What could be more terrifying than talking to someone you're attracted to?
Luckily, social science has figured out what makes flirting work — or not.
Below, we've rounded up some of the most intriguing findings on the art of flirtation, so you can saunter over to the object of your affection with confidence.
This is an update of an article originally posted by Drake Baer.
In a 2004 review of the literature on flirting, Northern Illinois University professor David Dryden Henningsen identified six different motivations for the behavior:
• Sex: trying to get in bed
• Fun: treating it like a sport
• Exploring: trying to see what it would be like to be in a relationship
• Relational: trying to increase the intimacy of a relationship
• Esteem: increasing one's own self esteem
• Instrumental: trying to get something from the other person
In that study, Henningsen asked 101 female and 99 male students to write out a hypothetical flirty conversation between a man and a woman, then identify the motivations for the things they said.
The behaviors broke down along gender norms: Men were significantly more likely to have a sexual motivation, while women tended to have a relational one.
Like Tinder, cats, and dying alone, flirting is usually associated with single people.
But couples need to know how to flirt, too.
After studying 164 married people for a 2012 study, University of Kentucky researcher Brandi Frisby noted that most of them flirted — by playing "footsies" or whispering in their partner's ear, for example — as a means of maintaining and emphasizing intimacy. Oftentimes, she wrote in her paper, married couples flirted to "create a private world with the spouse."
You probably already know that asking questions of the person you fancy is a good idea.
But it's all about the kind of questions you ask.
According to a widely cited 1997 study by State University of New York psychologist Arthur Aron, people feel more closely bonded when they ask each other intimate questions, as in "What roles do love and affection play in your life?" and "What, if anything, is too serious to be joked about?"
Six months later, two of the participants (a tiny fraction of the original study group) even found themselves in love — an intriguing result, though not a significant one.
In other words, men tend to think women are into them when they aren't, and women tend to not notice when men are into them.
In a 2000 analysis of several of these studies, University of Texas psychologists Martie G. Haselton and David M. Buss offered several explanations for this finding, including that men are raised to see more sex in their environments while women are brought up to be more modest, but psychologists still haven't quite nailed down a perfect explanation for their observations.
There's no need for a full-on shoulder massage, but putting a hand on their arm might help.
In 2004, psychologist Nicolas Gueguen had 20-year-old men approach women pedestrians in a French city and ask for their phone number. Half the time, the men simply made the request; half the time they lightly touched the woman's forearm for one second while asking.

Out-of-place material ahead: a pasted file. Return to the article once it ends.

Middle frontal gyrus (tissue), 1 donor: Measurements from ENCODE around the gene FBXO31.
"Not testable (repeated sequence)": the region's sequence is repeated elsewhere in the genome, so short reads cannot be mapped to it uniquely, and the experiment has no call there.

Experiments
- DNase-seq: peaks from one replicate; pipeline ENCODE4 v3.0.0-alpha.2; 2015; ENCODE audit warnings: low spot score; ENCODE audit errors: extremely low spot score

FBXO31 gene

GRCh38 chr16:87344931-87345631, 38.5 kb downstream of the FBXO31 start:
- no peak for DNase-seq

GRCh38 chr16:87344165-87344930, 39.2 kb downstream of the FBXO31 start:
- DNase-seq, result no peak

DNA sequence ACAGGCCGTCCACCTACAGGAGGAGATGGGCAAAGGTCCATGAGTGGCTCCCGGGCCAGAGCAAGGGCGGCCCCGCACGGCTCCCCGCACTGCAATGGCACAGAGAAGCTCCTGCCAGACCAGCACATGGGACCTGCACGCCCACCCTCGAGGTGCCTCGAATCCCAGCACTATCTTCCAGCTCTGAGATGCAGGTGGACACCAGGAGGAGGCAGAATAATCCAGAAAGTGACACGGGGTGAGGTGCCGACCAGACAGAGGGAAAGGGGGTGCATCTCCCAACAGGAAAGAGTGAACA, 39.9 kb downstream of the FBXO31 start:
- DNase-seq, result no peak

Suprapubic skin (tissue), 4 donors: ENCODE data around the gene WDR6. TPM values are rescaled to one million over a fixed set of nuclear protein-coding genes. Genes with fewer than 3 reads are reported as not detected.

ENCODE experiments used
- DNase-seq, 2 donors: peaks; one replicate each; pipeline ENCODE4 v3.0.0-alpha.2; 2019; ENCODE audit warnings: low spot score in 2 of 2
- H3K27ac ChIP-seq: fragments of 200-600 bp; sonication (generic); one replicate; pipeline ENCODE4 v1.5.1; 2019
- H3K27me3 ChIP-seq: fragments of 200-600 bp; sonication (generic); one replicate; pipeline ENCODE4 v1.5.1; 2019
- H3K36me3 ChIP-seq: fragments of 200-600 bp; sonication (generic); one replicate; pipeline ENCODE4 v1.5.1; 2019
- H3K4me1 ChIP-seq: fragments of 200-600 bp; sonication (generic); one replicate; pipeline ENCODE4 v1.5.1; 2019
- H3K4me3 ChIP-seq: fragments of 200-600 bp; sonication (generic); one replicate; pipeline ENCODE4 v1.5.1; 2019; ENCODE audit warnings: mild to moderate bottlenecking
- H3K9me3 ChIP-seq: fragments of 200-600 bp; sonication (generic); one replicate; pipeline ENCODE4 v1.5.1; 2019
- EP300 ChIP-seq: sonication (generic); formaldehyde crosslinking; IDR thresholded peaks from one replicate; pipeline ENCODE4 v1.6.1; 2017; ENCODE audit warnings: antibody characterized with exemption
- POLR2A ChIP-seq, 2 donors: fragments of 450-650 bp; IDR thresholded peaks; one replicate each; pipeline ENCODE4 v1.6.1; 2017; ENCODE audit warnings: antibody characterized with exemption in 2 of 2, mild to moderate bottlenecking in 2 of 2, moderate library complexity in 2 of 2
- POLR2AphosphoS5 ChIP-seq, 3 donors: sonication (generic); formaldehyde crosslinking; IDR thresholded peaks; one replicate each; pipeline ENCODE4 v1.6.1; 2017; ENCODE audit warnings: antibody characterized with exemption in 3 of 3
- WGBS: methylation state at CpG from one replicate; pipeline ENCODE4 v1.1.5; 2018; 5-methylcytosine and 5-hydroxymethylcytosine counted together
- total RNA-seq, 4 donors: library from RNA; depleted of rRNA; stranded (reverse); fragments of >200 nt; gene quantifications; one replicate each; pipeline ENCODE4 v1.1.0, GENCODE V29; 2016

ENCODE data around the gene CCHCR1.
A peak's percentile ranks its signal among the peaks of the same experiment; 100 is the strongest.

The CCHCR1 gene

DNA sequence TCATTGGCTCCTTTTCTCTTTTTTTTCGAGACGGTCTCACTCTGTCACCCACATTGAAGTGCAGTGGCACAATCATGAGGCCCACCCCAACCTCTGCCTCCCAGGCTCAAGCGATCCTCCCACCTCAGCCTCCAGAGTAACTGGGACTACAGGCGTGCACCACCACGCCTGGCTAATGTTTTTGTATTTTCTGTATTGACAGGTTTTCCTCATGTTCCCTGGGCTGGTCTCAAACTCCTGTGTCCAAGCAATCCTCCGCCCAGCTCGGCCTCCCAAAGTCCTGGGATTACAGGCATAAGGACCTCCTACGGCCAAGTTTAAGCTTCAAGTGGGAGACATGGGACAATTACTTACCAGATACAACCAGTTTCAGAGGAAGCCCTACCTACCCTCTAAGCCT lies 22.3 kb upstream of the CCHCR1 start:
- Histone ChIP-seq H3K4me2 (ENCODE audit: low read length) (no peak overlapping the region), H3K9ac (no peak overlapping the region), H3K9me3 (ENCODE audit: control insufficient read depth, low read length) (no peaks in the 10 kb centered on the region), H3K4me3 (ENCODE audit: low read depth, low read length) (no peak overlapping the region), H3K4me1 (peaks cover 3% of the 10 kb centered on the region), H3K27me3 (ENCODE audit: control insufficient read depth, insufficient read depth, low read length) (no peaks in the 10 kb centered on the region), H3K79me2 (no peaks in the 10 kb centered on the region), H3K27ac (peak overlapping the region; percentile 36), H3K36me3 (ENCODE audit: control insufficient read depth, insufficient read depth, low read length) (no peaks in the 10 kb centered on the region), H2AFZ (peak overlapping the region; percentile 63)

Sure enough, the men were more successful in getting the woman's digits when they'd touched her arm.
University of New Mexico evolutionary psychologist Steven W. Gangestad told Psychology Today that flirting is a "negotiation process" that happens after the first moments of attraction.
It's a subtle sort of testing the waters. You don't just say I'm attracted to you; are you attracted to me?
"It works much better to reveal [your attraction] and have it revealed to you in smaller doses,"Gangestad says. "The flirting then becomes something that enhances the attraction."
The impulse to flirt doesn't necessarily end once you're in a relationship.
In one study, 71 male undergrads in committed partnerships met either an attractive woman who flirted with them or an unavailable woman who ignored them. The same experiment was repeated on 58 female undergrads and attractive or unavailable men.
After the encounters, researchers asked participants how they'd react if their partner had done something annoying. Men who'd met the attractive woman were 12% less likely to forgive their partners, while women who'd met the attractive man were 17.5% more likely to show forgiveness.
It's about signaling that you're available.
According to research from Webster University psychologist Monica Moore — who studied people's flirting behavior at singles bars, shopping malls, and other places where young people meet — women who smiled and made eye contact with others were more likely to be approached than those who were simply good-looking.
Without being too much of a creep, staring into another person's eyes really does have effects.
In one study, researchers had 48 pairs of unacquainted, opposite-sex undergrads spend two minutes at each of the following tasks: 1) gazing at their partner's eyes, 2) gazing at their partner’s hands, and 3) counting how many times their partner blinked.
When both pairs were doing the eye-gazing task at the same time — meaning they were looking at each other — they were far likely to report feelings of affection than when they were doing any other task.
When it comes to flirting, everyone's got a different M.O.
In 2010, Jeffrey A. Hall and Chong Xing published research that suggests there are five different styles of flirting. In 2015, they followed up on this research by breaking down each style into a series of verbal and non-verbal behaviors.
Here are some key behaviors of each type, as described by Susan Krauss Whitbourne onPsychology Today:
• Physical flirts tend to subtly touch the person they're interested in.
• Traditional flirts believe men should make the first move.
• Sincere flirts get other people to open up to them.
• Playful flirts see the interaction as a game and may be using the flirtation as a means to another end.
Read the original article on Tech Insider. Copyright 2016.